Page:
India comes to Europe
Fears greatly exaggerated
Europe in brief Last week AP wrote that Siemens was to relocate more than 15,000 IT jobs from Europe to India, a story later downplayed by the German company. But India itself is interested in investing in Europe, Copenhagen Capacity reports.
Subramanian Ramadoria, of Tata Consultancy Services (TCS) - one of the biggest IT companies in India - told Berlingske Tidende that fears of losing jobs as a result of outsourcing to India are greatly exaggerated. TCS wants to invest in Europe, including Denmark, Ramadoria says. TCS has already tried to take over the Danish SAS IT-Group, which instead went to American CSC.
Poland: Expensive broadband hampers penetration
The Polish Ministry of Infrastructure's objective to increase by 350 per cent the number of broadband Internet users by 2006 is overly optimistic, Warsaw Business Journal warns.
Deputy infrastructure minister Wojciech Halka would like broadband Internet users to number 1.6 million by 2006, up from the current 461,000. But analysts say prices are still too high. There is currently hardly any competition between telecom and cable companies. However, some pundits believe that Poland's meagre 1.2 per cent broadband penetration may increase as a result of joining the European Union.
Greece: Portal for arms deals
Greek firm Epicos announced the launch of a global business-to-business e-marketplace and information hub for military procurements, defence contract offsets and industrial co-operation.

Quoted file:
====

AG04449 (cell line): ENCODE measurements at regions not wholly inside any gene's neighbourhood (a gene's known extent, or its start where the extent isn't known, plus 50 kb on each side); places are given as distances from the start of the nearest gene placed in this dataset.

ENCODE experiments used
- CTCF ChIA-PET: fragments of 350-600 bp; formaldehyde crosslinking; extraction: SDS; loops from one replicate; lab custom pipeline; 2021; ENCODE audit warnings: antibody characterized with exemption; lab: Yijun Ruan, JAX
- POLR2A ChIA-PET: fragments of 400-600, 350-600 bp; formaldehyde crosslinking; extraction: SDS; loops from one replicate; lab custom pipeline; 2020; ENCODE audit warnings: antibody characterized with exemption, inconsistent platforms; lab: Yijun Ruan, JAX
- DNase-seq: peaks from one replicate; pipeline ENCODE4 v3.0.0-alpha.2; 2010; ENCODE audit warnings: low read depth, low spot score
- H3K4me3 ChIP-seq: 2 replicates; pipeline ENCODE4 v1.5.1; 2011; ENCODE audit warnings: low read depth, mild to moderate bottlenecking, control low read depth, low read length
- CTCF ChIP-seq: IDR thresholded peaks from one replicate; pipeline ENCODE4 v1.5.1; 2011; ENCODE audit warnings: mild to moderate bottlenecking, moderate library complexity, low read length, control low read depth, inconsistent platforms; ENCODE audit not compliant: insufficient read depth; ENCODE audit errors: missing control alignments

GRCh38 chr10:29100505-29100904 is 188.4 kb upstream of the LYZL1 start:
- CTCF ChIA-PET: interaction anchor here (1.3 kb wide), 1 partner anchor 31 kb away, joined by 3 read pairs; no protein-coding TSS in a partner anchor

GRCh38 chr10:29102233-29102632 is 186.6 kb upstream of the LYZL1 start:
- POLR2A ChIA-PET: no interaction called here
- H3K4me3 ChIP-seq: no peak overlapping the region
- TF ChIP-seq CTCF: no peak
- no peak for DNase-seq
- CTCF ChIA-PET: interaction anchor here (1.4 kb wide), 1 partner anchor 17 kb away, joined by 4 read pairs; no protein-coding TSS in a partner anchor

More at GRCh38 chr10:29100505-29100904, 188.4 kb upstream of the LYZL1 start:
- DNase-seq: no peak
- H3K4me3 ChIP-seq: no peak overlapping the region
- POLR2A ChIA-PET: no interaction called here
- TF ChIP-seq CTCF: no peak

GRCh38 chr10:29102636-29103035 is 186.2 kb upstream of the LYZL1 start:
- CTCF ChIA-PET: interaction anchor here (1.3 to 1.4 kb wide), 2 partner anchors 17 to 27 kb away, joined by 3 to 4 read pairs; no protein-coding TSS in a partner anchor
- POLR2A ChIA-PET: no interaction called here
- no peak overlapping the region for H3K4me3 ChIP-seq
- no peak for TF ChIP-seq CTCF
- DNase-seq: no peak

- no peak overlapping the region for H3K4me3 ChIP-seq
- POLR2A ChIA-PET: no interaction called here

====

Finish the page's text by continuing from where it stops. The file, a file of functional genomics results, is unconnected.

Greek defence contracts often attract allegations of favouritism, massive over-pricing and kickbacks, Athens News reports. By bringing together defence and aerospace prime contractors and their subcontractors, local defence and aerospace industries, service providers or consultants, the trade will become much more transparent. The company is currently active in 28 countries. The objective is to reach more than 40 countries by the end of 2004.
Germany: New Centre for Advanced Communication
Carnegie Mellon University (Pittsburgh) and the University of Karlsruhe in Germany have agreed to jointly establish an International Centre for Advanced Communication Technologies (InterACT).
The focus of InterACT is to support human-to-human interaction across language and cultural barriers, and to do research in pervasive multimodal and multilingual computing environments. One of its goals is to deliver friendlier and more helpful computing services to society. ®